A huge, chaotic whirl of bees hanging on a branch or piled on the ground may naturally give you cause for alarm.
Spring is the time of year when you’re most likely to come across swarms of honey bees in seemingly random places.
But beekeepers say swarms are nothing to fear and are essential for the future pollination of a third of the food we eat.
So, let’s find out why bees swarm, and what you should – and shouldn’t – do when you come across a colony on the move.
Why do bees swarm?
Swarming is part of the natural reproductive life cycle of honey bee colonies and usually happens in spring as the weather warms up and flowers start blooming.
Honey bees, Apis mellifera, usually swarm for two reason: when it becomes too crowded in the hive or when they’re pushed out by pests or disease.
Mark Paterson has been keeping bees both in the United States and in Canberra for nearly 20 years, and currently has 26 hives in 10 locations across the capital.
He says, as the numbers build up, the old queen and about half of the hive break away and head off to start a new colony.
“They will usually come out as a cloud of bees and they will form a clump on a tree or a fence within 30 metres of the hive, and they will consolidate on that one spot,” Mr Paterson says.
“Then they’ll be sending out scouts looking in an area of up to 70 square kilometres looking for a new home.”
If you look closely, you may even spot a scout doing the waggle dance to tell the others they’ve found a great new home – usually a tree hollow, possum box or other cavity at least 40 litres in size.
“When the scouts come back, they do a figure-of-eight dance and the orientation of that dance, the direction in relation to the sun, tells them what direction to go,” Mr Paterson says.
“When they shake their tail, the duration of shaking the tail determines how far to go. For every second it’s about 750 metres.
“They’ll do this multiple times to encourage other scouts to go and investigate the space that they’ve identified as a suitable home and more scouts will go out.”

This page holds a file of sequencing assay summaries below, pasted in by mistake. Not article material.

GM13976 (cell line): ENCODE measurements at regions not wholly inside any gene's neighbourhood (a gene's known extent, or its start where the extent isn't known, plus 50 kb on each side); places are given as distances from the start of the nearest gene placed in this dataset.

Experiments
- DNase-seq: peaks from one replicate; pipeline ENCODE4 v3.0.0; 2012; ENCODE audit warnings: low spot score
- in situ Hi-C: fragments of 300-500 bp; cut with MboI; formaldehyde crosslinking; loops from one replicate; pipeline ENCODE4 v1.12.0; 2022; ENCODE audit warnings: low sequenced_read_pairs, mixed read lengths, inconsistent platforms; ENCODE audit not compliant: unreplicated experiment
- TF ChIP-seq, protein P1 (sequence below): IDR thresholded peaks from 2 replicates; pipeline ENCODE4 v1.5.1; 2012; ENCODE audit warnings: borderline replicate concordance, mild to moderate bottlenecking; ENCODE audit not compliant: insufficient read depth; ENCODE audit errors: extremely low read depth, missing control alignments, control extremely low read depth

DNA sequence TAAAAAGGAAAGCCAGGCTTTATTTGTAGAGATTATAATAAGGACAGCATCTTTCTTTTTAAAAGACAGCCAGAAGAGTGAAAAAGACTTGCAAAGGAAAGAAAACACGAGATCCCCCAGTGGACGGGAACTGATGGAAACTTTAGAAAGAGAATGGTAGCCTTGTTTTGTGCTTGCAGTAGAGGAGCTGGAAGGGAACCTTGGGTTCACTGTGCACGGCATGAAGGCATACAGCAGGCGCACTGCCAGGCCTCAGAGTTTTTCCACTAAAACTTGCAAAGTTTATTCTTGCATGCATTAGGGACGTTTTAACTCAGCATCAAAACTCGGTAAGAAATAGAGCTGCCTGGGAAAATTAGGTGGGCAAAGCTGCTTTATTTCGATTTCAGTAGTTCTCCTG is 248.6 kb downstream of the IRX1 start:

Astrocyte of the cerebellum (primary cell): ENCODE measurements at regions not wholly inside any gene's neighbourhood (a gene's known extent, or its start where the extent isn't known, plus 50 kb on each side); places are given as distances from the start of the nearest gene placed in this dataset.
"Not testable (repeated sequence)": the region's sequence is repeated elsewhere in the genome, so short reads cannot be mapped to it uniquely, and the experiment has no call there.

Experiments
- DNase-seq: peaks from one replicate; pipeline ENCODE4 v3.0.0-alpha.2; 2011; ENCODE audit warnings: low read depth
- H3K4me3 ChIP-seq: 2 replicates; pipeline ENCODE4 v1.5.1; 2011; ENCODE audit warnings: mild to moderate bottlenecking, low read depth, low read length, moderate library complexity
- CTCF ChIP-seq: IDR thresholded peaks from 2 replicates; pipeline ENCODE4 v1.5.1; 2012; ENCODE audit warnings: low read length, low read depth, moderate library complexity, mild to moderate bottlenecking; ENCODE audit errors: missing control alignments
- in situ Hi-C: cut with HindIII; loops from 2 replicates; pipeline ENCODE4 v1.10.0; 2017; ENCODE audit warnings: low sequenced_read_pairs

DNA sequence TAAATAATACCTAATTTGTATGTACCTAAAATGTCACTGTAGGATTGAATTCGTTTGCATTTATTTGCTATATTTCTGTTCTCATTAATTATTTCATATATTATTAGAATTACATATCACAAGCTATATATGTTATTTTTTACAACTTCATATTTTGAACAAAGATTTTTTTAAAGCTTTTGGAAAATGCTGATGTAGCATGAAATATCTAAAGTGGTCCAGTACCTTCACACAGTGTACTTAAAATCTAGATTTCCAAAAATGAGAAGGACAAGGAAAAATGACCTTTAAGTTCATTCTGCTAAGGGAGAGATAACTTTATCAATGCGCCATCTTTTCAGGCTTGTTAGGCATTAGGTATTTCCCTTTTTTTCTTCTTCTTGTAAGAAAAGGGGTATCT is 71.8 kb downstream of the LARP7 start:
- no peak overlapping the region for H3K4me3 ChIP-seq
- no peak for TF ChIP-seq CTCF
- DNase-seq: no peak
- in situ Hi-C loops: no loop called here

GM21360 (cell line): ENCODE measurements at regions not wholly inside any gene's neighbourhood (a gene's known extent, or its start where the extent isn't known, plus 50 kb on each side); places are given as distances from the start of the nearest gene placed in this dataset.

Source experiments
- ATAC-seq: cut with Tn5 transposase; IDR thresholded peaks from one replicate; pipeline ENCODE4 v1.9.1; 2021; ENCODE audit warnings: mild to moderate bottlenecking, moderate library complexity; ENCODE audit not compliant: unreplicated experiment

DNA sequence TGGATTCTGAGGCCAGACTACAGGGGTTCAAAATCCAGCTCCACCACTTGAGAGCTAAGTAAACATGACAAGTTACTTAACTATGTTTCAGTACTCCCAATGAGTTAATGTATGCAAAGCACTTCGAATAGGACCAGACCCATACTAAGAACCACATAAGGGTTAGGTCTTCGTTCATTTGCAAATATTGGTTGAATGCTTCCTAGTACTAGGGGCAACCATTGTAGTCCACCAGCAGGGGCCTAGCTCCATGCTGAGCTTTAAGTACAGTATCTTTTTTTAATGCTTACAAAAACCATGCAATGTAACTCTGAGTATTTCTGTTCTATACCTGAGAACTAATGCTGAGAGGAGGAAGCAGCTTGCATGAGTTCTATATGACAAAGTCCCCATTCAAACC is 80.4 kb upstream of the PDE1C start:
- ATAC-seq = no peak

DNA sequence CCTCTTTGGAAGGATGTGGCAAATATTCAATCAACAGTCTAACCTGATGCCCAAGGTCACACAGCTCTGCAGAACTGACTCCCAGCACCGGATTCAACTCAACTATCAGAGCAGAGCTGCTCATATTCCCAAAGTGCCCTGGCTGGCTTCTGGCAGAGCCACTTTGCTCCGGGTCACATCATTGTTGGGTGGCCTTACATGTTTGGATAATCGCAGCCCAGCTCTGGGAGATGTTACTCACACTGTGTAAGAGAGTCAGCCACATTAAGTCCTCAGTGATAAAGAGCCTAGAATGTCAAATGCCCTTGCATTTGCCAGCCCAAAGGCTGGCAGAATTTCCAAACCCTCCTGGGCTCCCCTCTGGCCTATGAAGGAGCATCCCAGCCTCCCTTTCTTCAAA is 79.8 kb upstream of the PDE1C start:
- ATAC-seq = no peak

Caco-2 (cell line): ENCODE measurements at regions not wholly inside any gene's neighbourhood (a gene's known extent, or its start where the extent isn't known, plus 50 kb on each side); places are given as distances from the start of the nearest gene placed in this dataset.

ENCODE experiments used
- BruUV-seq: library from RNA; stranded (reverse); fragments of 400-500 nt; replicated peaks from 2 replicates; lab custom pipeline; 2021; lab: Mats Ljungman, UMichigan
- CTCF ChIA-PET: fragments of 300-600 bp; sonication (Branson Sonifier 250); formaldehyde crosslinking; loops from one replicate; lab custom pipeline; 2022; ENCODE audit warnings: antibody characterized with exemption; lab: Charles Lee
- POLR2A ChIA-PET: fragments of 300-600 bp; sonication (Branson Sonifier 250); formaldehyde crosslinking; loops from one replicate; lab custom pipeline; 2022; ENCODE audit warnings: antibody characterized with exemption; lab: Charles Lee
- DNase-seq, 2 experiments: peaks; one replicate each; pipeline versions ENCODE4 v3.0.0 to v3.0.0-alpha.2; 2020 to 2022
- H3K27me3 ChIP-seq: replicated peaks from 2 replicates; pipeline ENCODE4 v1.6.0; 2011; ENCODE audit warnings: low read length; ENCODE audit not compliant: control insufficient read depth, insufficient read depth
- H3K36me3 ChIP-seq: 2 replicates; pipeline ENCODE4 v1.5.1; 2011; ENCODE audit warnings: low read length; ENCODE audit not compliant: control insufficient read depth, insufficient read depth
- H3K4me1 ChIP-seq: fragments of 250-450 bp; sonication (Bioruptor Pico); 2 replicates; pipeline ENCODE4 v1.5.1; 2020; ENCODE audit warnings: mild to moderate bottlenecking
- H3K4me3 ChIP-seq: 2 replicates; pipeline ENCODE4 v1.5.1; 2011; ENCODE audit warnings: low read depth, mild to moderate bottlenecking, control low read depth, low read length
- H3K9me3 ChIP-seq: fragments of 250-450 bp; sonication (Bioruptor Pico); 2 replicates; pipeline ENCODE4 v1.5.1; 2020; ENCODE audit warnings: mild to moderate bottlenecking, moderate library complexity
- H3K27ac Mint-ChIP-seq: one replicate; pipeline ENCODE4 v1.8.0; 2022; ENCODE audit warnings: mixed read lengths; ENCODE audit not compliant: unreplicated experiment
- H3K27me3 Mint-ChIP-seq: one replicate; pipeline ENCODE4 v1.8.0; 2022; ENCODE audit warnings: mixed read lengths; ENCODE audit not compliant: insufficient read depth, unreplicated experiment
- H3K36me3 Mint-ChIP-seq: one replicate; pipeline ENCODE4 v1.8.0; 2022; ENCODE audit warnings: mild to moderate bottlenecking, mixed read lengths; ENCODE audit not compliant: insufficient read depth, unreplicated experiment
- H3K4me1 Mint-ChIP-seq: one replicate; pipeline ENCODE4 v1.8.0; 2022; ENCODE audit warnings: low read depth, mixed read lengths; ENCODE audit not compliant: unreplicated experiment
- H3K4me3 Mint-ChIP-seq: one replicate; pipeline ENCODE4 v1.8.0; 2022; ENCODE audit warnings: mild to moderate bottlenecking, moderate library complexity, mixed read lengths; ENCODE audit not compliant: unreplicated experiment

While the scouts are out house hunting, the rest of the bees stay in a protective ball around the queen.
Once the scouts have come to a consensus, the swarm moves on, but the bees may need to rest along the way.
“The new place could be 4 or 6 kilometres away, which is a long way for an insect,” Mr Paterson says.
“So, they may actually identify a space and head in that direction but not make it because the queen gets tired, and she has to stop.
“Then they’ll reconsolidate around her and they might reach the location for the new hive at the end of the day or the following day.”
What should I do if I find a swarm of bees in my backyard?
In most cases, Mr Paterson says, bees are docile while they are swarming, as they have a belly full of honey and “they have nothing to defend”.
However, if their queen has gone (for example, eaten by a bird) they may be agitated.
So, if you see a swarm of bees fly into your yard, keep children and pets away and give the insects space to settle and clump together.
Mr Paterson says the swarm will usually move on in a few days.
But if you’d like the bees gone sooner, or are concerned that they might set up shop around your property, call a beekeeper who specialises in swarm removal.
There are beekeeping associations and societies in each state and territory – for example the ACT Beekeepers Association in Canberra – that provide a list of collectors who will gather a swarm at no charge or for a small fee.